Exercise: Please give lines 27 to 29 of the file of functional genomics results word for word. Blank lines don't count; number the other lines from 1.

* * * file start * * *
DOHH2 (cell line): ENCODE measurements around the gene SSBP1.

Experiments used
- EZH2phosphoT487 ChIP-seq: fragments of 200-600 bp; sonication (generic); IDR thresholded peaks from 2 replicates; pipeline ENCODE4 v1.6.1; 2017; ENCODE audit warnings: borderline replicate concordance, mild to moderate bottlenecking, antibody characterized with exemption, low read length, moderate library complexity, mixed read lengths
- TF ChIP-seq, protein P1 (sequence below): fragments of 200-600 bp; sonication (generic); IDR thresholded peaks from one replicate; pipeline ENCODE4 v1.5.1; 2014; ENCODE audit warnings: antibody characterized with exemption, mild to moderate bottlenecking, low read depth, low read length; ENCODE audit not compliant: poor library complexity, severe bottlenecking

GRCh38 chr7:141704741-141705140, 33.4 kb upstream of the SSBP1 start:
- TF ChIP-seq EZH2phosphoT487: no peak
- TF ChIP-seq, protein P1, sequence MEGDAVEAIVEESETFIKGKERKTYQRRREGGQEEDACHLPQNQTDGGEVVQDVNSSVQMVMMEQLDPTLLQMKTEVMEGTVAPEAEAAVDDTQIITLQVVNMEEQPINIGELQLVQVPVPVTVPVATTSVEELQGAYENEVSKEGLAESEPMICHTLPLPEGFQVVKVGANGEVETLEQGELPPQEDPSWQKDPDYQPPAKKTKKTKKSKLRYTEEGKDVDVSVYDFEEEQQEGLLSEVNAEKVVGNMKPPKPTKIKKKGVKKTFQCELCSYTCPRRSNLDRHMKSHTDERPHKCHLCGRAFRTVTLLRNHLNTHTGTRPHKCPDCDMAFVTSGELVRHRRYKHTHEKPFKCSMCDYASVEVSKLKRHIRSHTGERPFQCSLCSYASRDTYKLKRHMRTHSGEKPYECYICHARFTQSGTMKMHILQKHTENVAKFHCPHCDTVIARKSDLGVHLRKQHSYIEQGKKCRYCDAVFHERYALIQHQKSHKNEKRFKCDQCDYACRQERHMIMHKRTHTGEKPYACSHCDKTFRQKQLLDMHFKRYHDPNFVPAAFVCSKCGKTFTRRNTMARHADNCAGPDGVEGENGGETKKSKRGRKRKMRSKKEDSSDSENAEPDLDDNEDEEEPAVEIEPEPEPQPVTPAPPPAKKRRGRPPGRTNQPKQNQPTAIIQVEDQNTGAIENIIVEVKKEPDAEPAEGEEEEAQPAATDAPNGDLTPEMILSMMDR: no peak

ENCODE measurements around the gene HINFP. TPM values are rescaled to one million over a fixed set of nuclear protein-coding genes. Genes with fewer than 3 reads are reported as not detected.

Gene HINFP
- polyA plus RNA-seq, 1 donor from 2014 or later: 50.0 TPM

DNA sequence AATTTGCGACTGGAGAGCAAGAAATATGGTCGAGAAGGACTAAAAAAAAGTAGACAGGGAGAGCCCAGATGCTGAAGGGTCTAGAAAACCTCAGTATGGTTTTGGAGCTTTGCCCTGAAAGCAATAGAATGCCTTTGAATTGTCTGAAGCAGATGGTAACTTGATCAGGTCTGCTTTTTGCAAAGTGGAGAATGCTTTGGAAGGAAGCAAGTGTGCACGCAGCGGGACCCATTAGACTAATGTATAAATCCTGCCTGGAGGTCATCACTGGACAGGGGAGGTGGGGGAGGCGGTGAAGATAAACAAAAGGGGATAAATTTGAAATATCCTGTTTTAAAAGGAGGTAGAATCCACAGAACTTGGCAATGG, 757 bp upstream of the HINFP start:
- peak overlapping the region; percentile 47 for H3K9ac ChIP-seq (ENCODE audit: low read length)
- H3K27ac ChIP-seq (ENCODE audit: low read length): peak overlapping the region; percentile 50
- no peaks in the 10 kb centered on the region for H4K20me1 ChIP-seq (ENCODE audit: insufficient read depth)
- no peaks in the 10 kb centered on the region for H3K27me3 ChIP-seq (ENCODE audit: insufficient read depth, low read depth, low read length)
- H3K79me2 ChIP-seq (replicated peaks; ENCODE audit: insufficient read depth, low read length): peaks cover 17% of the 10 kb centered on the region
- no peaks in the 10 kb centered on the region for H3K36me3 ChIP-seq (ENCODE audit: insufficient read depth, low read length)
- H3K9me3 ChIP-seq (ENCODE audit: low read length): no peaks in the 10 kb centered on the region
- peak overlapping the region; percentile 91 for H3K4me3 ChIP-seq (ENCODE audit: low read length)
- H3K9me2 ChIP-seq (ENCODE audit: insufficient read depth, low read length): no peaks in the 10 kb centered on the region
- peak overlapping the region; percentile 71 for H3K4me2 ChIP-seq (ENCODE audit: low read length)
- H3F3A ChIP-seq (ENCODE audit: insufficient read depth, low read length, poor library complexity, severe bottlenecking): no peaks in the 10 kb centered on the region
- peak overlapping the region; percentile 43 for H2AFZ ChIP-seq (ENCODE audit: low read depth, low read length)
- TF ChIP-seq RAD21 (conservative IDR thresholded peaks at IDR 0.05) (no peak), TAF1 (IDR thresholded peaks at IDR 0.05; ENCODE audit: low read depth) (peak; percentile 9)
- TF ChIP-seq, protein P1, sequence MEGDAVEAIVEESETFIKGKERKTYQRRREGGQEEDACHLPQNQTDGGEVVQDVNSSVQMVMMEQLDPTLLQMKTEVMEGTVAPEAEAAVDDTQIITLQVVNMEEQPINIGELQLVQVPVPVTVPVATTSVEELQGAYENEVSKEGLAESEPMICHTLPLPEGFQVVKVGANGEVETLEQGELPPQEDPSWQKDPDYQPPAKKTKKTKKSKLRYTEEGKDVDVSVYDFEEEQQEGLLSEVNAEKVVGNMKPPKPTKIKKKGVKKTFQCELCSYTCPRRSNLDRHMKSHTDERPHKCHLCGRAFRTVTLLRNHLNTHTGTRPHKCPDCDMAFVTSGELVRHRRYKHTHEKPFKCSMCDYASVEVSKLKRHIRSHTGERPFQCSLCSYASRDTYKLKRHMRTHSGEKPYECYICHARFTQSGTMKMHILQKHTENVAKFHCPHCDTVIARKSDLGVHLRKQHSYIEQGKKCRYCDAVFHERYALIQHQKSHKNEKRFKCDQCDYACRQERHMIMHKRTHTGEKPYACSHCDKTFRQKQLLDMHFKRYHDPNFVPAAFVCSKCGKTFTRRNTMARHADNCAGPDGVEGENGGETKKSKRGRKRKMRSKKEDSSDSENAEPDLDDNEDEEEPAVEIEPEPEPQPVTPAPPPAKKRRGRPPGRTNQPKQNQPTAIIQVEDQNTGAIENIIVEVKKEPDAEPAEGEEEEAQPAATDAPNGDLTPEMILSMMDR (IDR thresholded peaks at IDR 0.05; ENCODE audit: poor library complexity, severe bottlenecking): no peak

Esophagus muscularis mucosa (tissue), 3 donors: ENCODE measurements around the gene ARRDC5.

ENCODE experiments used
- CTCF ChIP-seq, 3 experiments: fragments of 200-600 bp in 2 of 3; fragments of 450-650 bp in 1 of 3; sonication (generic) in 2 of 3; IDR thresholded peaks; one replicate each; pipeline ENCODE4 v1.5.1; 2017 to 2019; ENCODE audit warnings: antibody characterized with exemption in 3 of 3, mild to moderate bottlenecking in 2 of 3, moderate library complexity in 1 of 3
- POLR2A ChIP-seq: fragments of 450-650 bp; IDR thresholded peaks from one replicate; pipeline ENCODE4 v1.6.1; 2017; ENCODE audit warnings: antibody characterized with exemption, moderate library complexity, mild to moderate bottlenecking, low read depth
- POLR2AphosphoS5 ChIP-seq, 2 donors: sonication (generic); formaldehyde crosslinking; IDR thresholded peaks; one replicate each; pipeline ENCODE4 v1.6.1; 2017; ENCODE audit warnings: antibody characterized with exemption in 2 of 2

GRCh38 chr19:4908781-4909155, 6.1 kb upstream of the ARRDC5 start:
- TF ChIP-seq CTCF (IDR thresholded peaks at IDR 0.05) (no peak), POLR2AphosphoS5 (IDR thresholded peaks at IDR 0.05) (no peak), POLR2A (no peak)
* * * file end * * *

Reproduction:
ENCODE experiments used
- CTCF ChIP-seq, 3 experiments: fragments of 200-600 bp in 2 of 3; fragments of 450-650 bp in 1 of 3; sonication (generic) in 2 of 3; IDR thresholded peaks; one replicate each; pipeline ENCODE4 v1.5.1; 2017 to 2019; ENCODE audit warnings: antibody characterized with exemption in 3 of 3, mild to moderate bottlenecking in 2 of 3, moderate library complexity in 1 of 3
- POLR2A ChIP-seq: fragments of 450-650 bp; IDR thresholded peaks from one replicate; pipeline ENCODE4 v1.6.1; 2017; ENCODE audit warnings: antibody characterized with exemption, moderate library complexity, mild to moderate bottlenecking, low read depth